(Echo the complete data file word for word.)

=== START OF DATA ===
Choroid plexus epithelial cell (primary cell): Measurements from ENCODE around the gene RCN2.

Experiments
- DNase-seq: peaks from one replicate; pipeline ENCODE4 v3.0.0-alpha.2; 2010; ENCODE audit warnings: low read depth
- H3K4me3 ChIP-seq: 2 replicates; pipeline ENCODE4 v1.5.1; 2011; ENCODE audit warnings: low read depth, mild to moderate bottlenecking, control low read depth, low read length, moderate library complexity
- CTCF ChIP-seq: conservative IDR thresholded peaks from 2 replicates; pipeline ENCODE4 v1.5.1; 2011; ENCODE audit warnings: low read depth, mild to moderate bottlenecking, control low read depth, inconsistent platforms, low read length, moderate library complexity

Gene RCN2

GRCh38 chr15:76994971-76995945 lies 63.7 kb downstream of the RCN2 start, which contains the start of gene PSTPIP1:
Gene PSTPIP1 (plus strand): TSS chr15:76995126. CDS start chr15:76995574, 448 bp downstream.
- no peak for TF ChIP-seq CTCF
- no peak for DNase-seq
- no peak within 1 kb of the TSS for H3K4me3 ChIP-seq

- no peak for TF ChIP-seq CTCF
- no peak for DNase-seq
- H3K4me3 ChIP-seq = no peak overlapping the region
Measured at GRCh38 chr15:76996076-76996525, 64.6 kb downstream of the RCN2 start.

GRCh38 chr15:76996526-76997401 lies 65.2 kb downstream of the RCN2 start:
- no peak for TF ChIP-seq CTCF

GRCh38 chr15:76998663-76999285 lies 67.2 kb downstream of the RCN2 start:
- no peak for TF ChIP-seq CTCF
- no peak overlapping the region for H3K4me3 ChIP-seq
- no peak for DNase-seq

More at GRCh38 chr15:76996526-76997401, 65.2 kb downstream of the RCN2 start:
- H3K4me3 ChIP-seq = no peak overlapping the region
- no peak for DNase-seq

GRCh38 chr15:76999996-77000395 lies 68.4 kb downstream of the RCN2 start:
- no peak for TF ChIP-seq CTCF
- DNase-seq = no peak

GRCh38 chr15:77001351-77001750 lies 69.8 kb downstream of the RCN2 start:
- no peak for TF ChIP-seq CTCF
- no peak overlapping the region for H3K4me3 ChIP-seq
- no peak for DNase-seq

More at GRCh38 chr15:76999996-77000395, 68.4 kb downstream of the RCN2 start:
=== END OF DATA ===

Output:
Choroid plexus epithelial cell (primary cell): Measurements from ENCODE around the gene RCN2.

Experiments
- DNase-seq: peaks from one replicate; pipeline ENCODE4 v3.0.0-alpha.2; 2010; ENCODE audit warnings: low read depth
- H3K4me3 ChIP-seq: 2 replicates; pipeline ENCODE4 v1.5.1; 2011; ENCODE audit warnings: low read depth, mild to moderate bottlenecking, control low read depth, low read length, moderate library complexity
- CTCF ChIP-seq: conservative IDR thresholded peaks from 2 replicates; pipeline ENCODE4 v1.5.1; 2011; ENCODE audit warnings: low read depth, mild to moderate bottlenecking, control low read depth, inconsistent platforms, low read length, moderate library complexity

Gene RCN2

GRCh38 chr15:76994971-76995945 lies 63.7 kb downstream of the RCN2 start, which contains the start of gene PSTPIP1:
Gene PSTPIP1 (plus strand): TSS chr15:76995126. CDS start chr15:76995574, 448 bp downstream.
- no peak for TF ChIP-seq CTCF
- no peak for DNase-seq
- no peak within 1 kb of the TSS for H3K4me3 ChIP-seq

- no peak for TF ChIP-seq CTCF
- no peak for DNase-seq
- H3K4me3 ChIP-seq = no peak overlapping the region
Measured at GRCh38 chr15:76996076-76996525, 64.6 kb downstream of the RCN2 start.

GRCh38 chr15:76996526-76997401 lies 65.2 kb downstream of the RCN2 start:
- no peak for TF ChIP-seq CTCF

GRCh38 chr15:76998663-76999285 lies 67.2 kb downstream of the RCN2 start:
- no peak for TF ChIP-seq CTCF
- no peak overlapping the region for H3K4me3 ChIP-seq
- no peak for DNase-seq

More at GRCh38 chr15:76996526-76997401, 65.2 kb downstream of the RCN2 start:
- H3K4me3 ChIP-seq = no peak overlapping the region
- no peak for DNase-seq

GRCh38 chr15:76999996-77000395 lies 68.4 kb downstream of the RCN2 start:
- no peak for TF ChIP-seq CTCF
- DNase-seq = no peak

GRCh38 chr15:77001351-77001750 lies 69.8 kb downstream of the RCN2 start:
- no peak for TF ChIP-seq CTCF
- no peak overlapping the region for H3K4me3 ChIP-seq
- no peak for DNase-seq

More at GRCh38 chr15:76999996-77000395, 68.4 kb downstream of the RCN2 start: